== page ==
"From Hell To Heaven," Carole Lombard's first released film of 1933, was yet another Paramount programmer in her meandering career. (She's shown with Jack Oakie; they both appeared later that year in "The Eagle And The Hawk," although they had no scenes together.)
It's unfortunate, because "From Hell To Heaven" had the potential to be so much more. It was created as Paramount's scaled-down version of MGM's mega-star "Grand Hotel." Here, the hotel is a resort on the eve of a major thoroughbred race, where big money could be won, or lost.
But unlike "Grand Hotel," the best picture Academy Award winner of 1932, "From Hell To Heaven" is barely remembered today and has never received any sort of video release. However, one artifact from that film is currently available on eBay.
A fascinating blend of films that week, the same month Franklin D. Roosevelt was inaugurated at the nadir of the Depression -- Cecil B. De Mille's "The Sign Of The Cross," a vehicle for the fading William Haines titled "Fast Life," plus western and jungle fare (even W.C. Fields in "The Fatal Glass Of Beer"). And the venue is every bit as intriguing.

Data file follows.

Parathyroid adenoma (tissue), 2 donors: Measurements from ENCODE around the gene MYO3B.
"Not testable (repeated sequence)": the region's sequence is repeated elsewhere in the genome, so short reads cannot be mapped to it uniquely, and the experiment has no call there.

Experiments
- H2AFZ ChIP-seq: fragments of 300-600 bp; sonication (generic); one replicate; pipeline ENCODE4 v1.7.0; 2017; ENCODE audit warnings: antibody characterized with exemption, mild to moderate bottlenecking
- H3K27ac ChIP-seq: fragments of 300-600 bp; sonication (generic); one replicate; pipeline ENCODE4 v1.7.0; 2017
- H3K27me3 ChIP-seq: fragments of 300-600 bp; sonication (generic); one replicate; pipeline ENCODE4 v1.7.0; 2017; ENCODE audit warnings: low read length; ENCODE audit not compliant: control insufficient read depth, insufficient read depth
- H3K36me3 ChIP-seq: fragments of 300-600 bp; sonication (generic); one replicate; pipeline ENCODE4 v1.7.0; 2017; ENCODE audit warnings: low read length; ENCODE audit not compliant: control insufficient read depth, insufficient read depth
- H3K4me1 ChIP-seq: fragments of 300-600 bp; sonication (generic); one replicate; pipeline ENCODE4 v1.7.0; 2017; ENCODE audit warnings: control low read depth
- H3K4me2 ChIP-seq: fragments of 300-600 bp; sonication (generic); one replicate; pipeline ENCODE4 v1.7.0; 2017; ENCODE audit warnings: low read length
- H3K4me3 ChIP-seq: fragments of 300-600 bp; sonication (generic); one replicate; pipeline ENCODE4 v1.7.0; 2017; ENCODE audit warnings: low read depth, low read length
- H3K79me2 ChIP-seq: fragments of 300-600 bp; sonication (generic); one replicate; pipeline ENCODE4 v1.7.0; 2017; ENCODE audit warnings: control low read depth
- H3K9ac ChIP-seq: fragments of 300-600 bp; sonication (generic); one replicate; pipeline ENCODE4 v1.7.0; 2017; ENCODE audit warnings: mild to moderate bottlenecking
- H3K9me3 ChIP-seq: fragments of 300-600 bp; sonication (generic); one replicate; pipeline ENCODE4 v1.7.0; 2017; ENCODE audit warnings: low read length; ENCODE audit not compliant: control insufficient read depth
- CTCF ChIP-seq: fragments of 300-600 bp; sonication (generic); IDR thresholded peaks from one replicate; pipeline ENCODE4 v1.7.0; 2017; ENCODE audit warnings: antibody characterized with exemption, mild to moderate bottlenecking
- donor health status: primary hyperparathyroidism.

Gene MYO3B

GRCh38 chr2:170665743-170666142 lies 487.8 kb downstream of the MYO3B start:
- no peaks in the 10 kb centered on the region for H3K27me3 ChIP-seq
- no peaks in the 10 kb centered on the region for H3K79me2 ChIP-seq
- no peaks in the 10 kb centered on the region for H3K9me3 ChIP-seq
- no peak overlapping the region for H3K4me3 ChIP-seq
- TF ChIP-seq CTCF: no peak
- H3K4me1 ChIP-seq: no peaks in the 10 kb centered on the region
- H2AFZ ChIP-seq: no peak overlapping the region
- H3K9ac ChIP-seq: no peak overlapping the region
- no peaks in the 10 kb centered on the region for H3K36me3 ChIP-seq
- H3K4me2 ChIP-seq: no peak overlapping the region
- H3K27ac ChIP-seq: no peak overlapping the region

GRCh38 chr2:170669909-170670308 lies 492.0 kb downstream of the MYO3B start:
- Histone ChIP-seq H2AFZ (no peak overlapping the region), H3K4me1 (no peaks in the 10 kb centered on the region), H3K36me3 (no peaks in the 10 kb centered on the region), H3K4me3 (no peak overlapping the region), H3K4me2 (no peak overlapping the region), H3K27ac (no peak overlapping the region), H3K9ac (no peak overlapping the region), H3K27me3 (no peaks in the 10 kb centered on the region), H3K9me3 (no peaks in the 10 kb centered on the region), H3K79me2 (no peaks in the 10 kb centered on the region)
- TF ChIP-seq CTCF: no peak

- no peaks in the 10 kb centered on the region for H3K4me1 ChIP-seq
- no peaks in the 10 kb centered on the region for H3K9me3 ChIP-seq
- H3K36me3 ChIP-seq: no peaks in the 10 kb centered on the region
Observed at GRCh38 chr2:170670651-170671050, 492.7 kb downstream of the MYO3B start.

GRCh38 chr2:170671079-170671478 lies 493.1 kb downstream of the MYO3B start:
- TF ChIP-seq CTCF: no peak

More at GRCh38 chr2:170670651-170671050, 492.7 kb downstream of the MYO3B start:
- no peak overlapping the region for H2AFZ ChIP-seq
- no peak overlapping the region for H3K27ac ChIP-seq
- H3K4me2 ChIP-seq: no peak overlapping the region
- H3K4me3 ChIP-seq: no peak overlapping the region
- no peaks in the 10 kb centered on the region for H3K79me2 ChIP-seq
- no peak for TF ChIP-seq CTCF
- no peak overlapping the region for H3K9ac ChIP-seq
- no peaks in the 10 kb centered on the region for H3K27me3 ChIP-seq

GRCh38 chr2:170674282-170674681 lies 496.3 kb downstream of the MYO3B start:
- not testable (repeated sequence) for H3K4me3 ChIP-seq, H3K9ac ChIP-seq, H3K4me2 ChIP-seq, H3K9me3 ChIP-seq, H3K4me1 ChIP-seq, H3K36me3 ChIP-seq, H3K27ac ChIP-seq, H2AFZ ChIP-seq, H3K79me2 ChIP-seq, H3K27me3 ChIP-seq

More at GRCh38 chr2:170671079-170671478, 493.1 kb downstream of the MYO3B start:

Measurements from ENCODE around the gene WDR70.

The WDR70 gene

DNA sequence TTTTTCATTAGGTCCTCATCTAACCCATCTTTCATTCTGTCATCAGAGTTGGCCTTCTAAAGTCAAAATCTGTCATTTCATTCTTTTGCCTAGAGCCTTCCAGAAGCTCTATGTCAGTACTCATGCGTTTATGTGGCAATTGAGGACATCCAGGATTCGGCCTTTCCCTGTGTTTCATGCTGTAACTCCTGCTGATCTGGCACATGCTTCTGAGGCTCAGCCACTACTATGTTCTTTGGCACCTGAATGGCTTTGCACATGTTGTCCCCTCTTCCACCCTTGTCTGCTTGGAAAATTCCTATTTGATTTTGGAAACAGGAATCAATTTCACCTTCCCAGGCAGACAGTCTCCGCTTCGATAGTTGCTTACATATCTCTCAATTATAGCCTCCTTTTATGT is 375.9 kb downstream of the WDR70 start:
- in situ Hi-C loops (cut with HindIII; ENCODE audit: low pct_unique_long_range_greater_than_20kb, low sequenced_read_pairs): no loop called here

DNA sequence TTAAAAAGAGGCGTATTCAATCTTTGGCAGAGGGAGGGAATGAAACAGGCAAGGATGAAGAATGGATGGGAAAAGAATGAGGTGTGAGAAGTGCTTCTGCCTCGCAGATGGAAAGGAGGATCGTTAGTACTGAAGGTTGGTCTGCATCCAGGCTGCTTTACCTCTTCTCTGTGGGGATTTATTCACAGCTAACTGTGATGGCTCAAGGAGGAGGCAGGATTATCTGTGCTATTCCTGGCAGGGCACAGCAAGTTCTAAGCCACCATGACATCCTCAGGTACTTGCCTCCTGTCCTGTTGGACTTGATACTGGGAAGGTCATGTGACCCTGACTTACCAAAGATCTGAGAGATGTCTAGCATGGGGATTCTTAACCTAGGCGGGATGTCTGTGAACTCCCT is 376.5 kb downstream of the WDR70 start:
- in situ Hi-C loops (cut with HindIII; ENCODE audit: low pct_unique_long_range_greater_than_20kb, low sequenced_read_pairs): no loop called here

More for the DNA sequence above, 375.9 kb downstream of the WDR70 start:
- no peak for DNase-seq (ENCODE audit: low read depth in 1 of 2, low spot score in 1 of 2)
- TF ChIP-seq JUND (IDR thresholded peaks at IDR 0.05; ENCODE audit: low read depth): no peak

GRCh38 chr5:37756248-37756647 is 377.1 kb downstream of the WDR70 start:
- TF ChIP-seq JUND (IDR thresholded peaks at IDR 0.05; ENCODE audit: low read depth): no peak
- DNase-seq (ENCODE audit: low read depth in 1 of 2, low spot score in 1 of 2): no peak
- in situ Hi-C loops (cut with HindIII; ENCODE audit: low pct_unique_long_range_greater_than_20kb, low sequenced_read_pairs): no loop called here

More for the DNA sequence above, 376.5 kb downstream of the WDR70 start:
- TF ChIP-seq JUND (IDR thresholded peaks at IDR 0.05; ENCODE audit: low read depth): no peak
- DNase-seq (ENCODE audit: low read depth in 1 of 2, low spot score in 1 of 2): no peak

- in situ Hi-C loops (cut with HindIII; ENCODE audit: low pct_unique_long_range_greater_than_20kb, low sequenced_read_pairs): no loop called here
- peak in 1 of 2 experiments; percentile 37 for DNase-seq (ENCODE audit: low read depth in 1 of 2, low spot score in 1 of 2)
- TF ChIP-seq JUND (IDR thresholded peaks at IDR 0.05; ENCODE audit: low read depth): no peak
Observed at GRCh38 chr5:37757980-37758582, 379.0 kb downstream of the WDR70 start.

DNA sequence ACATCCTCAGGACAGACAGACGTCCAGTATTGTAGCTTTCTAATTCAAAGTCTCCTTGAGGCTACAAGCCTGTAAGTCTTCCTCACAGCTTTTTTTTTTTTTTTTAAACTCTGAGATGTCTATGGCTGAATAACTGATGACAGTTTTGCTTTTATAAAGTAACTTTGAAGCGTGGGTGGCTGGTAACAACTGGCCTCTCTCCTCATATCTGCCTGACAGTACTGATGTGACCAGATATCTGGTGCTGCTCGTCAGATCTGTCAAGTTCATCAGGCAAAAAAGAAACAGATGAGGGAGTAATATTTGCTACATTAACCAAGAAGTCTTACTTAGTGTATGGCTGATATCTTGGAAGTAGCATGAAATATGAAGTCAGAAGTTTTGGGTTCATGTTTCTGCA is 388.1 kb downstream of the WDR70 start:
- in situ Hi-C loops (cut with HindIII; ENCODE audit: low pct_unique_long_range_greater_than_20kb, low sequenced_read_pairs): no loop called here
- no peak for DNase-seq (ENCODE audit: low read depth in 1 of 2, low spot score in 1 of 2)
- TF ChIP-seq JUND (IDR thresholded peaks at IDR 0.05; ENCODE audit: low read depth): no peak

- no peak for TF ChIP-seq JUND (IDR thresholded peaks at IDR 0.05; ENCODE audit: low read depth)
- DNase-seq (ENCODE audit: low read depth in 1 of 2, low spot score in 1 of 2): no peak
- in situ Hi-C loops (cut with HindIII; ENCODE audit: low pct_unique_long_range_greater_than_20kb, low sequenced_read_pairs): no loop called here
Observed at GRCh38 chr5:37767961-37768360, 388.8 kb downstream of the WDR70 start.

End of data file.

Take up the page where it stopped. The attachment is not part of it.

The Gem Theatre's capacity is a mere 550, but the building dates back to the city's founding in 1906. (Etowah, in southeastern Tennessee, has a population of about 3,500 and was built as a railroad shortcut between Atlanta and Cincinnati.) Above is what it looked like in the late 1930s. By 1962, when it showed home-state hero Elvis Presley's remake of "Kid Galahad," it looked like this:
The city bought the Gem in 1993 and converted it into a performing arts center for plays, movies, concerts and the like. The theater in 2013:
When unfolded, the herald measures 8" x 10". It sells for $14.99; if you're interested, go to https://www.ebay.com/itm/1933-BUSTER-CRABBE-King-of-the-Jungle-CAROLE-LOMBARD-Tom-Keene-Movie-Program/153512621971?hash=item23be10b793:g:X1sAAOSwlxdc9YJm.